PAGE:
Morning Sickness

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Some Clinical Studies:

‘Cure morning sickness’ with acupuncture
By JAMES CHAPMAN, Daily Mail

It is already one of the most popular alternative therapies and now doctors say acupuncture can help cure morning sickness.

Experts studied 600 women suffering from the symptoms that can make the early months of pregnancy a misery for many mothers.

The women were all less than 14 weeks pregnant. Those given 20 minutes of acupuncture a week made remarkable improvements.

Dr Caroline Smith, who led the research, said: ‘Around 50 to 80 per cent of all pregnant women experience nausea or vomiting in early pregnancy.

‘As a result they can have poor quality of life – they feel lousy and may be low in spirits, anxious, and find it hard to do everyday things.

‘Our results have shown that as little as one treatment can significantly change the way these women feel.

‘We found that traditional acupuncture reduced nausea throughout the trial, with dry retching being reduced from the second week.’

In the trial, reported today in the medical journal Birth, Dr Smith, of Adelaide University in Australia, compared two different kinds of acupuncture – the traditional technique, and so- called p6 acupuncture.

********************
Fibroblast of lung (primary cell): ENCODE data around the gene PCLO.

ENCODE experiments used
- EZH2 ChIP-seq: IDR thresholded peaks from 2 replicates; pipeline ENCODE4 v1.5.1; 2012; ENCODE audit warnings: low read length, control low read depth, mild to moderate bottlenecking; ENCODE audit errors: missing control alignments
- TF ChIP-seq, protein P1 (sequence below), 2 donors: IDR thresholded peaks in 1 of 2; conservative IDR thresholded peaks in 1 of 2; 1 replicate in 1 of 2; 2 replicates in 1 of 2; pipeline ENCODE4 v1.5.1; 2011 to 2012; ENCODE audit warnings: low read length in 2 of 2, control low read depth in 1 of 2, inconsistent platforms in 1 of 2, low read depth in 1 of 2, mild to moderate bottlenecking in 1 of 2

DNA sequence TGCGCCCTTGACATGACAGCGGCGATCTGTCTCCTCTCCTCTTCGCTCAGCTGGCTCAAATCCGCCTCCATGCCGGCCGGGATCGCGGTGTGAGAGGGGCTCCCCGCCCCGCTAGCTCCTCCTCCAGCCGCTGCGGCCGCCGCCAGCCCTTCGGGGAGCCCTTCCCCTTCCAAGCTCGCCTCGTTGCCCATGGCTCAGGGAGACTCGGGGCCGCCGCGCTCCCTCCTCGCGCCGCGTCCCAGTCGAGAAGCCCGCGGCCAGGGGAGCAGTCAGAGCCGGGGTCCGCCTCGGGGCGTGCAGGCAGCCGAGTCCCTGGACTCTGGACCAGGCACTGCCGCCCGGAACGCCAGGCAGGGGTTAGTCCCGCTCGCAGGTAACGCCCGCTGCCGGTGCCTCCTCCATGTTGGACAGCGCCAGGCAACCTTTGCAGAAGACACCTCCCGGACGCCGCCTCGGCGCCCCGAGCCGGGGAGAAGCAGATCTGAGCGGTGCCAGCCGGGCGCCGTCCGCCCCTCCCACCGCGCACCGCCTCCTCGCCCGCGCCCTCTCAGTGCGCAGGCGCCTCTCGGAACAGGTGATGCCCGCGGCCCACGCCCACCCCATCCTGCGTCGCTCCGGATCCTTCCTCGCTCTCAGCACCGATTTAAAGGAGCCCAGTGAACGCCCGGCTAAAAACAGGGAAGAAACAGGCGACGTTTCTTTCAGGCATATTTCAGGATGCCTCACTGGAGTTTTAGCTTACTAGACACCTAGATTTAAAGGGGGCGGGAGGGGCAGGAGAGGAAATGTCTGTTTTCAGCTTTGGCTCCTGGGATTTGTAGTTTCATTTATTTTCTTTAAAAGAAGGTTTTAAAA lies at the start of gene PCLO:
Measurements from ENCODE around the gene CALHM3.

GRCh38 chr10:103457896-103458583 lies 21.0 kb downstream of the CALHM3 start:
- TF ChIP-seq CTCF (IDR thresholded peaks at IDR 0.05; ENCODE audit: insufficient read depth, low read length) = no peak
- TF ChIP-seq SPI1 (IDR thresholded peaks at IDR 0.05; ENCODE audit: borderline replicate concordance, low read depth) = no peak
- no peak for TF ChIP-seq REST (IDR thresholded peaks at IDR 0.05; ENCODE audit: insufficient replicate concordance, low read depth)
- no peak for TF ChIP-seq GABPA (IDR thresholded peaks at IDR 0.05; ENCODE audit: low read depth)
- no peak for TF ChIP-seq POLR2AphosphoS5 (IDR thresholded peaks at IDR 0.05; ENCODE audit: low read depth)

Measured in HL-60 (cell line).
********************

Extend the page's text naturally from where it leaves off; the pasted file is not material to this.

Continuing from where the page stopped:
The first method uses a variety of points on the forearm or abdomen, whereas p6 involves a single point classically associated with nausea and vomiting.

‘The traditional technique proved most effective. Women now have an additional option to manage their morning sickness,’ said Dr Smith.

‘They function – physically and emotionally – much better after both types of acupuncture.
Hyperemesis Gravidarum and Acupuncture

A study published in the December 2009 issue of “Chinese Acupuncture & Moxibustion” investigated the effects of acupuncture on hyperemesis gravidarum, which is a severe form of nausea and vomiting during pregnancy that can lead to dehydration.

Researchers recruited 90 pregnant women and divided them into three groups of 30 each: one was treated with acupuncture using four specific acupuncture points; a second was treated with 30 mg of luminal, an anti-epileptic drug, three times a day; and the third received a Chinese herbal concoction.

After the trial, 96.7 percent of the women in the acupuncture group showed significant improvements, whereas 60 percent responded to Chinese herbs and 46.7 percent benefited from luminal. The researchers concluded that acupuncture offers rapid and effective relief of hyperemesis gravidarum symptoms.

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